Recipe Wednesday

My Great-Grandma Kate’s Cheesecake

In many of my books you’ll hear me talk about cheesecake as a dessert favorite. It is a staple in our family, however, the cheesecake I make is unlike any other you have ever eaten. My Grandma Ned, Great-grandma Kate’s daughter, used to call it cheese pie. It is made in a pie pan, not a spring form pan like most cheesecakes, and it doesn’t have a crust.

Most cheesecake is rich and heavy. This one is light and fluffy. It is also super easy to make and beyond heaven delicious!

Ingredients:

16 oz softened cream cheese

2/3 cup sugar

1 tsp vanilla

4 eggs

Topping:

16 oz sour cream

2tbls sugar

1tsp almond extract

 

Thoroughly grease the sides and bottom of a 9” pie pan. Pre-heat oven to 350 degrees. In a medium bowl, add softened cream cheese, vanilla, sugar and 1 egg, beat thoroughly, add 1 egg at a time, continuing to beat at medium speed on mixer, until all eggs are added and small bubbles form in the mix.

Pour contents into greased pie pan. Bake for 30 minutes at 350 and remove from oven to cool. The cake will “fall” in the center as it cools.

In small bowl, mix sour cream, sugar, and Almond extract (you can use vanilla, if you do not like almond.)

Smooth topping over cooled pie and place back in the oven for ten minutes at 350 degrees.

Refrigerate pie before serving. (Best if cold)

This recipe has been in my family for over 100 years. Grandma Kate was born in 1889 and passed in 1985. She was one of 13 children, and went to work at age 8 in a box factory, folding boxes. At age 12 she worked in a shirt factory, putting in collars and cuffs, and made more money than anyone else in her family because she was so good at her job. She often worked twelve to sixteen hours a day and they would hide her and the other children in a back room when the inspectors came.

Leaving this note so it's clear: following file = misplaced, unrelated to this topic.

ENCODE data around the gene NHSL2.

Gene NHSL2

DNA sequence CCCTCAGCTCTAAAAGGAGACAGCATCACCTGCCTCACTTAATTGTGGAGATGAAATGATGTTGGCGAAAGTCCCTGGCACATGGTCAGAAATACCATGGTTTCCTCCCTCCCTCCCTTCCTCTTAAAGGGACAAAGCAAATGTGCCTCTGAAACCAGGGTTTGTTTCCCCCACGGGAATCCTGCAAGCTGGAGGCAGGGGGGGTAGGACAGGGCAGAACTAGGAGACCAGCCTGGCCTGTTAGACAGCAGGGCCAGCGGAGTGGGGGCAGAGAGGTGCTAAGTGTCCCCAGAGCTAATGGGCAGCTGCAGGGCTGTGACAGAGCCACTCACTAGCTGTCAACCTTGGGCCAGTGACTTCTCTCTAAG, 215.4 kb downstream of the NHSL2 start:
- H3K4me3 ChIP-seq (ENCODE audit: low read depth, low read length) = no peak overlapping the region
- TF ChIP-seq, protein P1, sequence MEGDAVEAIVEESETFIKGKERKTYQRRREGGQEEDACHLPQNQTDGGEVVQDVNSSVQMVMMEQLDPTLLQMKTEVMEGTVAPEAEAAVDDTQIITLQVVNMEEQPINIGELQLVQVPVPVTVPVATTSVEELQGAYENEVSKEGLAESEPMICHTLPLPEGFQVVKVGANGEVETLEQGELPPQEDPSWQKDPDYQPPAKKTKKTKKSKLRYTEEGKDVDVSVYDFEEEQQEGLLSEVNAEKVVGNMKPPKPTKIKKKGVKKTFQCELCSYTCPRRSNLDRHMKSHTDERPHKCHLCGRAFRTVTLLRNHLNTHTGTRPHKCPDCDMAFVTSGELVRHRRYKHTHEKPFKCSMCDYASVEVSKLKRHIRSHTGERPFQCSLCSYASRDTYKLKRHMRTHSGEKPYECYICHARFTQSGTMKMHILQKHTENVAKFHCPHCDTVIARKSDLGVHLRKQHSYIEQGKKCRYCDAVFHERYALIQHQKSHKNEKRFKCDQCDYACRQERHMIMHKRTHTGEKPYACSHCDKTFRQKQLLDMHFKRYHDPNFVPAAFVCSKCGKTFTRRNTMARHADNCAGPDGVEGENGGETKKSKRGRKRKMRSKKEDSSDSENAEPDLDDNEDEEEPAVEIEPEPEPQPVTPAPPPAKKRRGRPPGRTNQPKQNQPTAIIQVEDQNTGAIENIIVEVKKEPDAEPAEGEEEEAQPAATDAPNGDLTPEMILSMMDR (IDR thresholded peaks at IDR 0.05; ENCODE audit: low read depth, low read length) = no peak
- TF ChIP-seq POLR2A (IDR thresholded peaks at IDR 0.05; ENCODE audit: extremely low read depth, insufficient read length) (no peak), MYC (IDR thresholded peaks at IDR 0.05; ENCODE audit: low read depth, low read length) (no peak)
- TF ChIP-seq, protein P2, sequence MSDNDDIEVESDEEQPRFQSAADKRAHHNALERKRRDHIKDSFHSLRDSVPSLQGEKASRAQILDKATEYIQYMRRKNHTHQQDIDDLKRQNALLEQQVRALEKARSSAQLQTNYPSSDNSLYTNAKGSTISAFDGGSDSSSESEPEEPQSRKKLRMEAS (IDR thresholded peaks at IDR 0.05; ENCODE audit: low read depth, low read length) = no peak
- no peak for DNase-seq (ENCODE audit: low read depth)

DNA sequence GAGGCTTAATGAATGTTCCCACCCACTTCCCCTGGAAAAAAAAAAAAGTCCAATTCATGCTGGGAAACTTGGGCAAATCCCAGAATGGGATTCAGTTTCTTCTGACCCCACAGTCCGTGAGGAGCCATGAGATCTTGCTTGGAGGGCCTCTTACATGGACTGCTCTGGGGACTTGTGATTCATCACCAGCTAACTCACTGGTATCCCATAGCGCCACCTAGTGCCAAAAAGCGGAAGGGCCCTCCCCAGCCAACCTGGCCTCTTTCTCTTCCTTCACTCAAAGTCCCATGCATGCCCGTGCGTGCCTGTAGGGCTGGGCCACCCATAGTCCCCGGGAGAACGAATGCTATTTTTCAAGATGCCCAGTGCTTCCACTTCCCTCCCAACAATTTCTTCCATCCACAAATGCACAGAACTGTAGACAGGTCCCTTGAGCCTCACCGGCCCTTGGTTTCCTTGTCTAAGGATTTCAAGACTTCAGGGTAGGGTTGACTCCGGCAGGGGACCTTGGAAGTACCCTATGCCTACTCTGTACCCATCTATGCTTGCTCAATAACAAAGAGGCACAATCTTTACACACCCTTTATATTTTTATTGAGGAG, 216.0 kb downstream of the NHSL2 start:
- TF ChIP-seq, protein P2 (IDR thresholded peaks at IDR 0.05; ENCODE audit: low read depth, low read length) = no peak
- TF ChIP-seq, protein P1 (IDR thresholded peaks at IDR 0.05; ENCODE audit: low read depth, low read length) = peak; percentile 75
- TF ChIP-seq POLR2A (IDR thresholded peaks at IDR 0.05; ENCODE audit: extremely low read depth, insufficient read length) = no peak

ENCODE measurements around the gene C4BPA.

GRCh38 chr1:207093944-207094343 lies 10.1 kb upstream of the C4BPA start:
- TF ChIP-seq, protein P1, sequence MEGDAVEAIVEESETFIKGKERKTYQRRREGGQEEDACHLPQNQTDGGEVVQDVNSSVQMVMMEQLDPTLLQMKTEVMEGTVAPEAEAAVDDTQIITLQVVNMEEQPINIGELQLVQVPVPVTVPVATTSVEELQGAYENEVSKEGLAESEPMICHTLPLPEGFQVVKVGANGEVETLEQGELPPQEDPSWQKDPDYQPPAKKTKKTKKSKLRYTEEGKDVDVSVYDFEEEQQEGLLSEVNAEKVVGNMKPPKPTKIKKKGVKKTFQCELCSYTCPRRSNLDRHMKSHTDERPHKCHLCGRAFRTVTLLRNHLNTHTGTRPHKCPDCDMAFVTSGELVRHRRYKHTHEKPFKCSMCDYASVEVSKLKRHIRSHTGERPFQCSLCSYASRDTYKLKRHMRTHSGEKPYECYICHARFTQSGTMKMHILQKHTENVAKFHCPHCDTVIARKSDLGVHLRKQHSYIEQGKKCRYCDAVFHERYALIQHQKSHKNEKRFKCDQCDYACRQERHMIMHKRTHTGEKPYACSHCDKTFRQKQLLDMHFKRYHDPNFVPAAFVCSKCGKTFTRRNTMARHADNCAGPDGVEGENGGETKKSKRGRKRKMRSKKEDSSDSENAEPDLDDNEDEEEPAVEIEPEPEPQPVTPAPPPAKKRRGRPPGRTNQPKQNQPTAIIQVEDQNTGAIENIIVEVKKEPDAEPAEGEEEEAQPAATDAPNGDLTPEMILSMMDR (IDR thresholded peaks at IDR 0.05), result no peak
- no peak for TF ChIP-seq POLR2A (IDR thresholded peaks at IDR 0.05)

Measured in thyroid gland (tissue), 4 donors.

She married for the first time at age 16 and had two children. My great-Aunt Ruth and my Grandmother, Edna or Ned, as everyone knew her. Her first husband dropped dead on the street. They believe now he died from influenza. My Grandmother was only two when he passed and never knew her step-father wasn’t her real father. That was quite a shock! She didn’t find out until she was in her sixties and then wondered if she was legally married, because she had used the wrong name on her marriage certificate. (My Great-grandfather had never legally adopted her.)

Grandma Kate’s second husband, Joe Treybal was a gambler and an inventor. He combined the two and ended up making gambling equipment. He developed the first machines that made dice that rolled “true.” He made dice for Diamond Jim Brady and many other famous gamblers. He even wrote a book on gambling. I guess you could say writing is in my blood.

From the time I could stand up, I was always underfoot in Grandma Kate’s Kitchen. She was a big woman, 5’10” and two-hundred-fifty pounds, and the best cook I’ve ever known. She loved to cook, she loved to eat and she loved to laugh! And she never got tired of me hanging around and bugging her. I still miss her every day.

 

 

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